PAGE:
Coronary calcium scan: A heart test that can help with treatment

Coronary calcium scan: A heart test that can help with treatment


In an editorial on “The Potential and Pitfalls of Coronary Artery Calcium Scoring,” published in JAMA Cardiology in October, Dr. Khan and her co-author Dr. Ann Marie Navar, cardiologist at the University of Texas Southwestern Medical School, said that for middle-aged and elderly adults like my friend, the calcium test is one of the best and safest ways to detect the presence of otherwise hidden atherosclerosis.

The results of a calcium scan can also be important to younger men and women – and sometimes to their doctors, who may not take risk factors in younger patients as seriously as they should.

“Given the robust association between coronary calcium and cardiovascular disease,” said Drs. Khan and Navar wrote, “The presence of coronary artery calcium in young adults should be a warning sign of a high-risk patient.” Khan stated in an interview: “The presence of any Calcium in the coronary arteries is a sign of heart disease. “

When atherosclerosis first develops, the arterial lesions called plaque are not calcified, explained Dr. Philip Greenland, also a preventive cardiologist at Northwestern. Rather, over time, the lesions acquire the bony deposits that gradually increase as the plaque cracks and is repaired. The healing process causes calcification, he said.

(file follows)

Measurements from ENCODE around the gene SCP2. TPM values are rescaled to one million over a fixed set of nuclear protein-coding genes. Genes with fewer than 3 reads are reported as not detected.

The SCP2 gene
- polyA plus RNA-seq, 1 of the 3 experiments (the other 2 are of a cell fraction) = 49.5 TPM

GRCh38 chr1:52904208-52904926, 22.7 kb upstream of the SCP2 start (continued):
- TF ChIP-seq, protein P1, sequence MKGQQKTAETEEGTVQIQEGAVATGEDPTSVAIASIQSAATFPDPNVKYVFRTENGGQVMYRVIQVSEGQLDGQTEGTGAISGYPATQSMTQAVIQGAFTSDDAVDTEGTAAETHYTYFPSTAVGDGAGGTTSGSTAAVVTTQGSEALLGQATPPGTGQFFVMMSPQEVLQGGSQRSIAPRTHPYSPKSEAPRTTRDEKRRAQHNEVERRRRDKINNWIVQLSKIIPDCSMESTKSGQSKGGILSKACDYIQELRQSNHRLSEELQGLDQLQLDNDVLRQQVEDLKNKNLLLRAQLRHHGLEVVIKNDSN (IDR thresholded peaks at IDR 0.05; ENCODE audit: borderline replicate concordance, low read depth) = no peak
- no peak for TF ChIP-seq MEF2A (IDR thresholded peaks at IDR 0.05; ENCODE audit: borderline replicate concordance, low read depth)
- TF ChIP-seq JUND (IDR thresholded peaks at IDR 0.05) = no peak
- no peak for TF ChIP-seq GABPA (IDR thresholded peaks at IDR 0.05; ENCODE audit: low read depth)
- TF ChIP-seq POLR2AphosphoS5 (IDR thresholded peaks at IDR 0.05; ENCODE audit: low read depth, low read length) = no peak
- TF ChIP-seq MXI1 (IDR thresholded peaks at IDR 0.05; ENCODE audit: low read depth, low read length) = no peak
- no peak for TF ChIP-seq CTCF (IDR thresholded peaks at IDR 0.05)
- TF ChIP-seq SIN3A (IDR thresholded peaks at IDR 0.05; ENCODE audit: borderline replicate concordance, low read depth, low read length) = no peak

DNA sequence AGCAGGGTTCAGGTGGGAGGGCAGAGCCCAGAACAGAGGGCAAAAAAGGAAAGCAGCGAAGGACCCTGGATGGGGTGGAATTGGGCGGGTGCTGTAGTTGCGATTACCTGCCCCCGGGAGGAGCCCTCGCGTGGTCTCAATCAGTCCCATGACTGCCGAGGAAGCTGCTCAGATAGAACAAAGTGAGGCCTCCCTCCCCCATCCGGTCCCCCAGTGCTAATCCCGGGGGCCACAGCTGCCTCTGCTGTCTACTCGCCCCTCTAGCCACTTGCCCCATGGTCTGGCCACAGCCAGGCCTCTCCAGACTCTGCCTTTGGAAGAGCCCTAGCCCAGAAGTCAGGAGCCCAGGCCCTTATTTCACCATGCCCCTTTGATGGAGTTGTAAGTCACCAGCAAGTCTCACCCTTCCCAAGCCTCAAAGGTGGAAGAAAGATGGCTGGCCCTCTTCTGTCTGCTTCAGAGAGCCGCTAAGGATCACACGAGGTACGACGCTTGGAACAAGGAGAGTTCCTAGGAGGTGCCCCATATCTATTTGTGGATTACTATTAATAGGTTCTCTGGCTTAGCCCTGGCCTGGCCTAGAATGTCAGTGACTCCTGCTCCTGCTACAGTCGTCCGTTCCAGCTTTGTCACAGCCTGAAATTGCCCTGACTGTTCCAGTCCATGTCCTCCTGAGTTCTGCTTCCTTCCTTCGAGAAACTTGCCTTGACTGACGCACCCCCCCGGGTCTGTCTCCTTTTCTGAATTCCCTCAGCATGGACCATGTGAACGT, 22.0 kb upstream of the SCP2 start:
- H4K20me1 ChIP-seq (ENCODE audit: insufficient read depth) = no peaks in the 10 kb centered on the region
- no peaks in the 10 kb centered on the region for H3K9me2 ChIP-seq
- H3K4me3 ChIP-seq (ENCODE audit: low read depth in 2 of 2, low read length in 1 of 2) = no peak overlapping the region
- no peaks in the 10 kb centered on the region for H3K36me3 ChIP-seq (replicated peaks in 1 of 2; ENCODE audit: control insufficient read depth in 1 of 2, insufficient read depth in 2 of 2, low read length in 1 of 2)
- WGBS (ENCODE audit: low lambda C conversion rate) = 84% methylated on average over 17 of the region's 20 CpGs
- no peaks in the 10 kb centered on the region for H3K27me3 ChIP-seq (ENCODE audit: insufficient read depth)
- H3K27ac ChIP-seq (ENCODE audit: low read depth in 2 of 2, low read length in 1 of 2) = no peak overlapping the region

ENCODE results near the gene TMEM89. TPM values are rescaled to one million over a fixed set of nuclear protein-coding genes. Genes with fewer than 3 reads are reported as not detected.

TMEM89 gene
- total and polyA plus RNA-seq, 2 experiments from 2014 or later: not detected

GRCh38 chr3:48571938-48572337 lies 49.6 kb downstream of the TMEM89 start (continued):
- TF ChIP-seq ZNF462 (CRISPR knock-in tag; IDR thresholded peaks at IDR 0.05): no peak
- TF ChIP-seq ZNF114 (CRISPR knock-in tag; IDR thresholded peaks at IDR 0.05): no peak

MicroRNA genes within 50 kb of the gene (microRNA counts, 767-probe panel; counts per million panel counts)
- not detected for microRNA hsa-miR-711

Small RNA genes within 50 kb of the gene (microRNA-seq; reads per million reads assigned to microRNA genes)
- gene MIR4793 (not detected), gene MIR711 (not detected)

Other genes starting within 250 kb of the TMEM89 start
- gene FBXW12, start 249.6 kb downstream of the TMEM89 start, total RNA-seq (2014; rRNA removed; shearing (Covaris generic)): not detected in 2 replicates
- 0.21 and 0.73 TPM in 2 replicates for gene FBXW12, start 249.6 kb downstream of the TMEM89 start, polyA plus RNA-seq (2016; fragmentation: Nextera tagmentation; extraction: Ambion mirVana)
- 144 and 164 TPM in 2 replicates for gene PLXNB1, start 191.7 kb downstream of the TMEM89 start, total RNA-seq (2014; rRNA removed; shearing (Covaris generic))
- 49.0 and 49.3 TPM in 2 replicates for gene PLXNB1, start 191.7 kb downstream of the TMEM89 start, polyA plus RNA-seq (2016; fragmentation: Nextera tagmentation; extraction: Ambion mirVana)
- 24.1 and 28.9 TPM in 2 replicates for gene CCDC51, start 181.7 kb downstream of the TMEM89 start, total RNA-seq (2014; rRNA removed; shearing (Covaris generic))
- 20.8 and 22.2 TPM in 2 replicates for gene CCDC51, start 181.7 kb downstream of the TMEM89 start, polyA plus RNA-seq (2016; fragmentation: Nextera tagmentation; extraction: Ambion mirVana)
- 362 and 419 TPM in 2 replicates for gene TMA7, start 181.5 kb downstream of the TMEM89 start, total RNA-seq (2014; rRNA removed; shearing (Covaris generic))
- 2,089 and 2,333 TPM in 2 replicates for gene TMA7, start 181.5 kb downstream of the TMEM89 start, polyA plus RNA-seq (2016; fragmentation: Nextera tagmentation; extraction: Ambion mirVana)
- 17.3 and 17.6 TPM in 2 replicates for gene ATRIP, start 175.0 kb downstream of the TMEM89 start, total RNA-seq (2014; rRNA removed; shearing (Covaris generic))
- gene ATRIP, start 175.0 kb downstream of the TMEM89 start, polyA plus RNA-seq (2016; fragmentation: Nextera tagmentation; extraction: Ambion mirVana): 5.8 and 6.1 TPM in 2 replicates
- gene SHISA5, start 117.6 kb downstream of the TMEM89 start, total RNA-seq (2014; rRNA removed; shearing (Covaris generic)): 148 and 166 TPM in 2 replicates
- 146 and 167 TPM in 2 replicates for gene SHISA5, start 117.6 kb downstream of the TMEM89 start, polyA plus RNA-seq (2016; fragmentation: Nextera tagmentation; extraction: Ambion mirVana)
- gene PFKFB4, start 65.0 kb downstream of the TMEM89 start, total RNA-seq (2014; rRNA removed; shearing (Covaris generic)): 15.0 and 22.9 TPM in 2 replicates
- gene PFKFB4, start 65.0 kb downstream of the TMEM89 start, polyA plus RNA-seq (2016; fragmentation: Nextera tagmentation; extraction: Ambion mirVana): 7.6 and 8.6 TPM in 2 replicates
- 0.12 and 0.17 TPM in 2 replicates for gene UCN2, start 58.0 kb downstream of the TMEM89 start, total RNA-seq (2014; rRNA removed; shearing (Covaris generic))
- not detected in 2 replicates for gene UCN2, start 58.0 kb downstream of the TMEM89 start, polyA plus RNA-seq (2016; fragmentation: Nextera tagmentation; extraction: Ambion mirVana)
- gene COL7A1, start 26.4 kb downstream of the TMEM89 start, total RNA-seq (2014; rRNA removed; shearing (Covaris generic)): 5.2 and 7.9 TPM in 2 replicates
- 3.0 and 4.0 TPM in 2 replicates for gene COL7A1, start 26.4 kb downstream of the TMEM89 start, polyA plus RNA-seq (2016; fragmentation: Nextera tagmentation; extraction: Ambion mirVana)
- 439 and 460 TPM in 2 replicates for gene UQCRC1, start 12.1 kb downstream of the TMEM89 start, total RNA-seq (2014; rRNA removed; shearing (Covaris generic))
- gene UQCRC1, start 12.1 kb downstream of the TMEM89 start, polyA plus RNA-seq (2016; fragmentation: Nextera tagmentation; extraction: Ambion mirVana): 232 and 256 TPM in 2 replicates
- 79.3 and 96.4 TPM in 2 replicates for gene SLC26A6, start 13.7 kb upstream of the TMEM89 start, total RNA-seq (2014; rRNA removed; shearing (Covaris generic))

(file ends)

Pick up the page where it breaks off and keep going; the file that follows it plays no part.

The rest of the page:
Dr. Greenland cautioned patients and doctors never to assume that zero calcium means there is nothing to worry about. He said that in men under 40 and women under 50, “coronary artery calcium cannot be relied on alone because levels are usually zero, even with atherosclerosis.”

He and Dr. Rather, Kahn said that for younger adults, follow-up exams and medical advice should be based on the patient’s level of cardiovascular risk, including whether they have symptoms of heart disease, such as shortness of breath when climbing stairs or chest pain when exerting themselves.

Dr. Greenland said that people with “a profile with low risk factors and zero calcium have some sort of guarantee that they will not have a heart attack in 10 years.”



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Rachel Meadows

Rachel Meadows

Trending topics news writer who enjoys cooking, walking her dog and travel.

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